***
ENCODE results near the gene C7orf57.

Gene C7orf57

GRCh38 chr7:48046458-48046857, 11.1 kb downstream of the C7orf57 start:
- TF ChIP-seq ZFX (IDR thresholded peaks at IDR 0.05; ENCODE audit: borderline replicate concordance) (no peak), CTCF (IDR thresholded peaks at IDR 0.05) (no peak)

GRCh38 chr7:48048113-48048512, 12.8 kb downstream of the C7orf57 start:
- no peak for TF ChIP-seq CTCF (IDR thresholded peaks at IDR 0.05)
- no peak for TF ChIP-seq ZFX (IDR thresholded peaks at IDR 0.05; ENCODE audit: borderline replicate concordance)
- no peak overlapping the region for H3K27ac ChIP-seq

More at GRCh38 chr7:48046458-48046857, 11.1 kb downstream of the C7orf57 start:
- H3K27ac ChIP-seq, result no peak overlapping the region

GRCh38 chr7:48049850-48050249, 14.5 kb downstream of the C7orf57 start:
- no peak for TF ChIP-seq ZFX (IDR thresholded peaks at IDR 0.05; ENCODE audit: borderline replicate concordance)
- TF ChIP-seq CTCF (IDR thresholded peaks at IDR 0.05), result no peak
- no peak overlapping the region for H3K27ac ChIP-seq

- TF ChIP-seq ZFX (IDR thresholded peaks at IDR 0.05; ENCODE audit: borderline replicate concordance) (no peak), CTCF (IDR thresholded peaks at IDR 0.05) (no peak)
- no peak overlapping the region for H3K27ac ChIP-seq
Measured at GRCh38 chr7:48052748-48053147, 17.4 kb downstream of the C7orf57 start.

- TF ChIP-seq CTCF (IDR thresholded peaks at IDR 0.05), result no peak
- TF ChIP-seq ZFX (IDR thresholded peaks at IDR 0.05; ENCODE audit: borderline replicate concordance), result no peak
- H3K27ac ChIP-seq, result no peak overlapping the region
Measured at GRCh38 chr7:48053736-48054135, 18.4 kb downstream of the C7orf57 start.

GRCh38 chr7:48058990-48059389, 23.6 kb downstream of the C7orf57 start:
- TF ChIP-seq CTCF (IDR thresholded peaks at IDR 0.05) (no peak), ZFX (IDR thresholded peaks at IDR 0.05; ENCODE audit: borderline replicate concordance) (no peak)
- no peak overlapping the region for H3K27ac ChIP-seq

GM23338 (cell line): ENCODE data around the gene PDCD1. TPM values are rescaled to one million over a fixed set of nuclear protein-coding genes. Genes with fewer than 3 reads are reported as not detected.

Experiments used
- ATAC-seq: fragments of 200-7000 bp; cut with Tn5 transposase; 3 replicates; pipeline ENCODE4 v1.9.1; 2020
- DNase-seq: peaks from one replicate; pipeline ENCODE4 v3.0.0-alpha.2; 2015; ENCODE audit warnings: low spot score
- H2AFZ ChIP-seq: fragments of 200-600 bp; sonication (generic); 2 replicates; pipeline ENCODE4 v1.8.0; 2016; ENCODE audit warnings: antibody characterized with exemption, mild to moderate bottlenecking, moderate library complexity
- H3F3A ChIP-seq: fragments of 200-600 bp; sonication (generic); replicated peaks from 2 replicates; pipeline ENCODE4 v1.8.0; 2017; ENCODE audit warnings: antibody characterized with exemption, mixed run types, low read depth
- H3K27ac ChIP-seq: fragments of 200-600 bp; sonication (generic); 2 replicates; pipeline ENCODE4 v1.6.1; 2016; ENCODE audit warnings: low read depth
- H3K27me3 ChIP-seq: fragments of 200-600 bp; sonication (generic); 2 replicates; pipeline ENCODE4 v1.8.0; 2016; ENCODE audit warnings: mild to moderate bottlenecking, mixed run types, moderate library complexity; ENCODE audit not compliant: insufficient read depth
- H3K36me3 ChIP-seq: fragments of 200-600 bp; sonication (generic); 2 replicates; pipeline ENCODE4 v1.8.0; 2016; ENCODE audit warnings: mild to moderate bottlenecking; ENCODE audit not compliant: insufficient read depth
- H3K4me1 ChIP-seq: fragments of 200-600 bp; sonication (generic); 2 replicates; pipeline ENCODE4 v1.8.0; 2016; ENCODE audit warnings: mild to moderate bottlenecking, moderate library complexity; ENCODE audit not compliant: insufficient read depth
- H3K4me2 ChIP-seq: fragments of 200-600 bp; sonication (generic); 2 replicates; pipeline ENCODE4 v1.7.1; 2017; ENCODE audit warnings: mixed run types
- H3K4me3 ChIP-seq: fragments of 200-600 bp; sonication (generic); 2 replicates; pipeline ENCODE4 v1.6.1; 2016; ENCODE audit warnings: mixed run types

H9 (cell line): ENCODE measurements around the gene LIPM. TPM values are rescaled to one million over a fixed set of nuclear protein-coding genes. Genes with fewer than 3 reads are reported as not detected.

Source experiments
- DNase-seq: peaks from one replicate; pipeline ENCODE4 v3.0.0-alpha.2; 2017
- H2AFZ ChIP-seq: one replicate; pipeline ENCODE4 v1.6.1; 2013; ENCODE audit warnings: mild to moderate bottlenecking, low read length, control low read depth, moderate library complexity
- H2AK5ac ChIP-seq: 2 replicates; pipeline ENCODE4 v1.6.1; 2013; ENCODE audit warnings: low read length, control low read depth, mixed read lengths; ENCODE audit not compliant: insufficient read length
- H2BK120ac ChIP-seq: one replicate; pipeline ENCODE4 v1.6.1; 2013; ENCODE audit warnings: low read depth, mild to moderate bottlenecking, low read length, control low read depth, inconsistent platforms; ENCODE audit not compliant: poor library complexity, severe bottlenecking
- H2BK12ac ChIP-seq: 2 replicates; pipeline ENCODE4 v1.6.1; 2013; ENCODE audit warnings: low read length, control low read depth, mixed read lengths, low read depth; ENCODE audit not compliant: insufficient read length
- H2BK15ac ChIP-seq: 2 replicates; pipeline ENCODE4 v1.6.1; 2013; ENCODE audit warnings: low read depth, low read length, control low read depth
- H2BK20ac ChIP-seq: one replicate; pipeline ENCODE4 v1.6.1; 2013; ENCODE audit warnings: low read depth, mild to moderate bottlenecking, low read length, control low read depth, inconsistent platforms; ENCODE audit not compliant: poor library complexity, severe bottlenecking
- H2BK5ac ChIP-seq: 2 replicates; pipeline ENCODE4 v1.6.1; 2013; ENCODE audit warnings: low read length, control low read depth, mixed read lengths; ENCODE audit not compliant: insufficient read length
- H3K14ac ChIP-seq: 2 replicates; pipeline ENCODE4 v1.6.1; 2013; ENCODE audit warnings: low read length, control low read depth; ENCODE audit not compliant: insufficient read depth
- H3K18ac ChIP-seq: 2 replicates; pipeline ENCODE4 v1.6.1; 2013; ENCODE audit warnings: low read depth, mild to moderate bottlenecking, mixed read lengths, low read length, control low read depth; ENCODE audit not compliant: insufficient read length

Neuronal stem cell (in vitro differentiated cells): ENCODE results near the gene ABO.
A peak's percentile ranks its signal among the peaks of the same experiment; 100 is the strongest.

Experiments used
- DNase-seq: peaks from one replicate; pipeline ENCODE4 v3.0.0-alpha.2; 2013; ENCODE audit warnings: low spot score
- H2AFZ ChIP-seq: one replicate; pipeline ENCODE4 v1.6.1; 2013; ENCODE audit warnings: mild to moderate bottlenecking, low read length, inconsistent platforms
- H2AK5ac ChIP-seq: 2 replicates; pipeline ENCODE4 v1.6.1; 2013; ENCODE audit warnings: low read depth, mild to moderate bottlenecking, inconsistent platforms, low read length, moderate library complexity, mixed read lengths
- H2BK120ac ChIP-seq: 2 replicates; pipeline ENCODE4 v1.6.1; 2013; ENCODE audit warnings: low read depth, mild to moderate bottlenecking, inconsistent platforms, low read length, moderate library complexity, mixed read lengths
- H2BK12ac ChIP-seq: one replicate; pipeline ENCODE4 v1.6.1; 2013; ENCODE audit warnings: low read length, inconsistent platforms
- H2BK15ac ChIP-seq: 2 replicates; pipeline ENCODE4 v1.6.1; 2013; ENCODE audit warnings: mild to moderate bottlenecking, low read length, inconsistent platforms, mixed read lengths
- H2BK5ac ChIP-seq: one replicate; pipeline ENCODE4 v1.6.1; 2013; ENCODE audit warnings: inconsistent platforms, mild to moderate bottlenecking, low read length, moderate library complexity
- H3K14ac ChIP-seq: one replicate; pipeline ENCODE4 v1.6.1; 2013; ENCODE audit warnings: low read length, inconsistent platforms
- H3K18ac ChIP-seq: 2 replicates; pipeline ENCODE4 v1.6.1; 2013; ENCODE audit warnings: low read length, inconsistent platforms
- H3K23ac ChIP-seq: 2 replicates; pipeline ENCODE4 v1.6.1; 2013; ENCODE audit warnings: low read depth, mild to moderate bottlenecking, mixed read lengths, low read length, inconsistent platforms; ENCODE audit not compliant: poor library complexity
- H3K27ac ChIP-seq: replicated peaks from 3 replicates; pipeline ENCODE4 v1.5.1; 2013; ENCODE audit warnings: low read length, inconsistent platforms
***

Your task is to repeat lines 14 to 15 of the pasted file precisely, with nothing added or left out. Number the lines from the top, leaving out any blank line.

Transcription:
- no peak overlapping the region for H3K27ac ChIP-seq

- TF ChIP-seq ZFX (IDR thresholded peaks at IDR 0.05; ENCODE audit: borderline replicate concordance) (no peak), CTCF (IDR thresholded peaks at IDR 0.05) (no peak)